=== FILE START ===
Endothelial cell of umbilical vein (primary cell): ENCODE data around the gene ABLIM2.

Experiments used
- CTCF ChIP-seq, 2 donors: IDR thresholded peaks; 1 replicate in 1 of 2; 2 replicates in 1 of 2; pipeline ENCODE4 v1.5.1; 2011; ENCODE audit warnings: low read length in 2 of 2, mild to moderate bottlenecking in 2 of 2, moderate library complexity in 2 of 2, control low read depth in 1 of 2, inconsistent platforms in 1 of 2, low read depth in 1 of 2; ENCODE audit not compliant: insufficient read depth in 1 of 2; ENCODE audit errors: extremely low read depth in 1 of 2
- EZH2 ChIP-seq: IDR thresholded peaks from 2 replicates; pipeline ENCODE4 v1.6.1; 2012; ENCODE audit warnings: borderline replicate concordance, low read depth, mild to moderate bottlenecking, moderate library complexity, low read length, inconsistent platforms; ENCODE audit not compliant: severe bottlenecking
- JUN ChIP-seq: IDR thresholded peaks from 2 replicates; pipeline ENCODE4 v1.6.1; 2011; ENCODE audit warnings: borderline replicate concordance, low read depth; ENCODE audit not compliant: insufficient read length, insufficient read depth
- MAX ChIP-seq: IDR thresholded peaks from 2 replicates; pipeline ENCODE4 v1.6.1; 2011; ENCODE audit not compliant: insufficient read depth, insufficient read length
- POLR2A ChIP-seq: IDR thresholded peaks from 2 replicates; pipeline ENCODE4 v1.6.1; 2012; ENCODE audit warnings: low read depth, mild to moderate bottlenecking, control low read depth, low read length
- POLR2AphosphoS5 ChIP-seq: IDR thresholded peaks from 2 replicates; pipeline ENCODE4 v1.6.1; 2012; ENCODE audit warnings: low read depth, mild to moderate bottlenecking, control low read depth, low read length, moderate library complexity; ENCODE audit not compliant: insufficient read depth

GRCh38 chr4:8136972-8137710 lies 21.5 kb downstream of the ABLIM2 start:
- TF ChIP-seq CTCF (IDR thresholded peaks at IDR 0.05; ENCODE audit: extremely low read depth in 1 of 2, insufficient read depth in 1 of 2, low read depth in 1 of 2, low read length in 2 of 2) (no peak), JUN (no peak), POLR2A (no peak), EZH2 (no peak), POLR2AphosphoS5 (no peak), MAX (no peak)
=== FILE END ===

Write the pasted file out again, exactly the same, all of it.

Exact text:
Endothelial cell of umbilical vein (primary cell): ENCODE data around the gene ABLIM2.

Experiments used
- CTCF ChIP-seq, 2 donors: IDR thresholded peaks; 1 replicate in 1 of 2; 2 replicates in 1 of 2; pipeline ENCODE4 v1.5.1; 2011; ENCODE audit warnings: low read length in 2 of 2, mild to moderate bottlenecking in 2 of 2, moderate library complexity in 2 of 2, control low read depth in 1 of 2, inconsistent platforms in 1 of 2, low read depth in 1 of 2; ENCODE audit not compliant: insufficient read depth in 1 of 2; ENCODE audit errors: extremely low read depth in 1 of 2
- EZH2 ChIP-seq: IDR thresholded peaks from 2 replicates; pipeline ENCODE4 v1.6.1; 2012; ENCODE audit warnings: borderline replicate concordance, low read depth, mild to moderate bottlenecking, moderate library complexity, low read length, inconsistent platforms; ENCODE audit not compliant: severe bottlenecking
- JUN ChIP-seq: IDR thresholded peaks from 2 replicates; pipeline ENCODE4 v1.6.1; 2011; ENCODE audit warnings: borderline replicate concordance, low read depth; ENCODE audit not compliant: insufficient read length, insufficient read depth
- MAX ChIP-seq: IDR thresholded peaks from 2 replicates; pipeline ENCODE4 v1.6.1; 2011; ENCODE audit not compliant: insufficient read depth, insufficient read length
- POLR2A ChIP-seq: IDR thresholded peaks from 2 replicates; pipeline ENCODE4 v1.6.1; 2012; ENCODE audit warnings: low read depth, mild to moderate bottlenecking, control low read depth, low read length
- POLR2AphosphoS5 ChIP-seq: IDR thresholded peaks from 2 replicates; pipeline ENCODE4 v1.6.1; 2012; ENCODE audit warnings: low read depth, mild to moderate bottlenecking, control low read depth, low read length, moderate library complexity; ENCODE audit not compliant: insufficient read depth

GRCh38 chr4:8136972-8137710 lies 21.5 kb downstream of the ABLIM2 start:
- TF ChIP-seq CTCF (IDR thresholded peaks at IDR 0.05; ENCODE audit: extremely low read depth in 1 of 2, insufficient read depth in 1 of 2, low read depth in 1 of 2, low read length in 2 of 2) (no peak), JUN (no peak), POLR2A (no peak), EZH2 (no peak), POLR2AphosphoS5 (no peak), MAX (no peak)